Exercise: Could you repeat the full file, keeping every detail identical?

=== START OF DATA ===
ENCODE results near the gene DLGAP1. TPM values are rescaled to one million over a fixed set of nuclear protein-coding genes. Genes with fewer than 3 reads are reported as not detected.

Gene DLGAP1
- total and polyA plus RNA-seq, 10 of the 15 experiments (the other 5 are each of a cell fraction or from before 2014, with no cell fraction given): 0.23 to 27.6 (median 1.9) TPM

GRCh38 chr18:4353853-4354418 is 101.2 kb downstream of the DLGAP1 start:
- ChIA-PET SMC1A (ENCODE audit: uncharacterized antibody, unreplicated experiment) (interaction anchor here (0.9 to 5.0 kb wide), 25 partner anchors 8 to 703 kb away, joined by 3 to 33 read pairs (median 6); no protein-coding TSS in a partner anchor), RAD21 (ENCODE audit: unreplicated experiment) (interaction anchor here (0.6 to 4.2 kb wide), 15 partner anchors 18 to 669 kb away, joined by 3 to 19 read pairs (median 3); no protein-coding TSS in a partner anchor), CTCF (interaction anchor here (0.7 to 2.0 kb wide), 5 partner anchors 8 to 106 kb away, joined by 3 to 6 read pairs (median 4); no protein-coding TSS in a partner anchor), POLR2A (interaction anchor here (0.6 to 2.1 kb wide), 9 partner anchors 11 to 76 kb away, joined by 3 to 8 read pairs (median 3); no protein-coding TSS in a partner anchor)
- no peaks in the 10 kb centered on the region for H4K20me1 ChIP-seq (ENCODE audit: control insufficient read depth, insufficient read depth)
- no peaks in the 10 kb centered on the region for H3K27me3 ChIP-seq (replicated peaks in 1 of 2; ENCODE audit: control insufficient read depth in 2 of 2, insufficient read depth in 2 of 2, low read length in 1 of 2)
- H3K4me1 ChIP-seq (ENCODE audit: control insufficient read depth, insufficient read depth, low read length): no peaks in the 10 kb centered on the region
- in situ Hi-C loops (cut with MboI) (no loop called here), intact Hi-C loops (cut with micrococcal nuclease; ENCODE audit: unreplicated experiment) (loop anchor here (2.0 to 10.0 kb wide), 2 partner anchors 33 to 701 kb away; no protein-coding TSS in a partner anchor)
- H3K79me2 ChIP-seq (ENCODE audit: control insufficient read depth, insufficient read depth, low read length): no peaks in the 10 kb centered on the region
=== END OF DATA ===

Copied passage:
ENCODE results near the gene DLGAP1. TPM values are rescaled to one million over a fixed set of nuclear protein-coding genes. Genes with fewer than 3 reads are reported as not detected.

Gene DLGAP1
- total and polyA plus RNA-seq, 10 of the 15 experiments (the other 5 are each of a cell fraction or from before 2014, with no cell fraction given): 0.23 to 27.6 (median 1.9) TPM

GRCh38 chr18:4353853-4354418 is 101.2 kb downstream of the DLGAP1 start:
- ChIA-PET SMC1A (ENCODE audit: uncharacterized antibody, unreplicated experiment) (interaction anchor here (0.9 to 5.0 kb wide), 25 partner anchors 8 to 703 kb away, joined by 3 to 33 read pairs (median 6); no protein-coding TSS in a partner anchor), RAD21 (ENCODE audit: unreplicated experiment) (interaction anchor here (0.6 to 4.2 kb wide), 15 partner anchors 18 to 669 kb away, joined by 3 to 19 read pairs (median 3); no protein-coding TSS in a partner anchor), CTCF (interaction anchor here (0.7 to 2.0 kb wide), 5 partner anchors 8 to 106 kb away, joined by 3 to 6 read pairs (median 4); no protein-coding TSS in a partner anchor), POLR2A (interaction anchor here (0.6 to 2.1 kb wide), 9 partner anchors 11 to 76 kb away, joined by 3 to 8 read pairs (median 3); no protein-coding TSS in a partner anchor)
- no peaks in the 10 kb centered on the region for H4K20me1 ChIP-seq (ENCODE audit: control insufficient read depth, insufficient read depth)
- no peaks in the 10 kb centered on the region for H3K27me3 ChIP-seq (replicated peaks in 1 of 2; ENCODE audit: control insufficient read depth in 2 of 2, insufficient read depth in 2 of 2, low read length in 1 of 2)
- H3K4me1 ChIP-seq (ENCODE audit: control insufficient read depth, insufficient read depth, low read length): no peaks in the 10 kb centered on the region
- in situ Hi-C loops (cut with MboI) (no loop called here), intact Hi-C loops (cut with micrococcal nuclease; ENCODE audit: unreplicated experiment) (loop anchor here (2.0 to 10.0 kb wide), 2 partner anchors 33 to 701 kb away; no protein-coding TSS in a partner anchor)
- H3K79me2 ChIP-seq (ENCODE audit: control insufficient read depth, insufficient read depth, low read length): no peaks in the 10 kb centered on the region